The MU Libraries Comic Book Club is having an informational meeting Thursday, November 21st at 5pm at the Engineering Library & Technology Commons room W2001E. Come by and meet cool, interesting people who enjoy comic books and graphic novels as much as you do! You do not have to be an engineering student to participate in Comic Book Club. We welcome all majors and interest levels. Pizza and soda will be provided. Contact Mara Inge at email@example.com if interested.
Creatively Curating Cultures
Ellis Library Colonnade
November and December 2019
The new exhibit “Creatively Curating Cultures” showcases works by undergraduate students who engaged with artmaking and the role of creativity in curatorship practices while enrolled in the Fall 2019 Honors Tutorial GN_HON 1050H “Get Real, Go Places! Let Objects Take You There.” The eight-week course takes as its focus the study of material culture, specifically the opportunities for research that objects and artifacts make possible. Students are introduced to the practice of interpreting, inspecting and writing about objects through regular use of a sketchbook journal and weekly syntheses shared with classmates. The course is taught by Dr. Sarah Buchanan of the iSchool at the University of Missouri (in the College of Education) and by gallery, library, archive and museum professionals based on the Mizzou campus who contribute to the Material Culture Studies Group, established in 2014.
Our student showcase features 17 art objects created by 14 undergraduate students, each based on the class visit to a particular collection on the Columbia campus. Students created weekly syntheses reflecting on curators’ decisions in displaying an object, and a culminating object analysis aligning with students’ future academic interests.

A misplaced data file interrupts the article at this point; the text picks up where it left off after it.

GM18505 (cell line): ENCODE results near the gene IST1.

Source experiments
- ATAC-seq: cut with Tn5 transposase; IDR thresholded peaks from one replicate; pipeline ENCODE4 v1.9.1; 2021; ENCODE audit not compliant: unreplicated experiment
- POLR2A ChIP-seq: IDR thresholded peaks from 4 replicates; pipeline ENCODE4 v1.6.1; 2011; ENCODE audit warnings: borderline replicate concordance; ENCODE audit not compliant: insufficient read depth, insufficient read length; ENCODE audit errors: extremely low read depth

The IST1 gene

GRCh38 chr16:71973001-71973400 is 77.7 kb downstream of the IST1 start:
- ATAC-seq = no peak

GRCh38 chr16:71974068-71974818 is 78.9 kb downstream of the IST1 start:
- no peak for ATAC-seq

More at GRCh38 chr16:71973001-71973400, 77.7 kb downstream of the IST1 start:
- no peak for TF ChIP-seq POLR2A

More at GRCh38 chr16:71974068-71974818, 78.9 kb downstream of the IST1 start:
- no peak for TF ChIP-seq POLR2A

On display here are a clay tablet inscribed in Sumerian cuneiform with the opening line of Harry Potter and the Sorcerer’s Stone, a model of the new Center for Missouri Studies grand staircase, a 3D collage of the career of President Harry S. Truman, a material analysis of a Mongolian Composite Bow in our Grayson Archery Collection, a visual study of polychromy (pigment and color restoration) in ancient sculpture, a photo essay inspired by Vanessa Viruet’s recent “Flagged” exhibition in the Bingham Art Gallery, and a zine narrating the plants along Lowry Mall within Mizzou Botanic Garden, among others. For their contributions to the success of the course we gratefully thank: Catherine Armbrust, Jessica Boldt, Buck’s Ice Cream, Cathy Callaway, Bede Clark, Marie Concannon, Kyla Drozt, John Fifield, Lisa Franko, Danielle Griego, Kelli Hansen, Rachel Harper, Nicole Johnston, Jenna Rozum, Candace Sall, Karlan Seville and Joan Stack. The course will next be offered in Fall 2020 – join us!
Visit Ellis Library immediately after the Homecoming Parade on Saturday, Oct. 12 for refreshments and family activities.The first 100 kids will receive a free mini pumpkin. This event is free and open to the public.
The paintings and drawings by Lisa Brooke currently on display in the library have viewers commenting “I thought they were photos” and as one viewer added, “they look better than photos!”
These must-see artworks are done in acrylic or colored pencil. Each has an authentic look that has much to do with the carefully chosen colors and the exquisite fine detail work. Take a good look at the feathers on the roosters and other birds. Notice the execution of drifted snow, melting snow, the colors of the snow applied to show reflected sunlight and shadows. Find how well the rabbit and quail prey in the pictures blend in with their surroundings, just as in life. In addition to depicting wildlife, Lisa enjoys making portraits of people and of pets.
We are pleased to host this display through the end of January 2020. To see more artworks by Lisa visit her Facebook page “Art by Lisa Brooke”.
To continue the semester-long celebration of its 50th anniversary, University Archives has added a new display to the exhibits in the Ellis Library colonnade. The display Lost MU highlights buildings, walkways, and spaces on campus that no longer exist or have significantly changed over the years.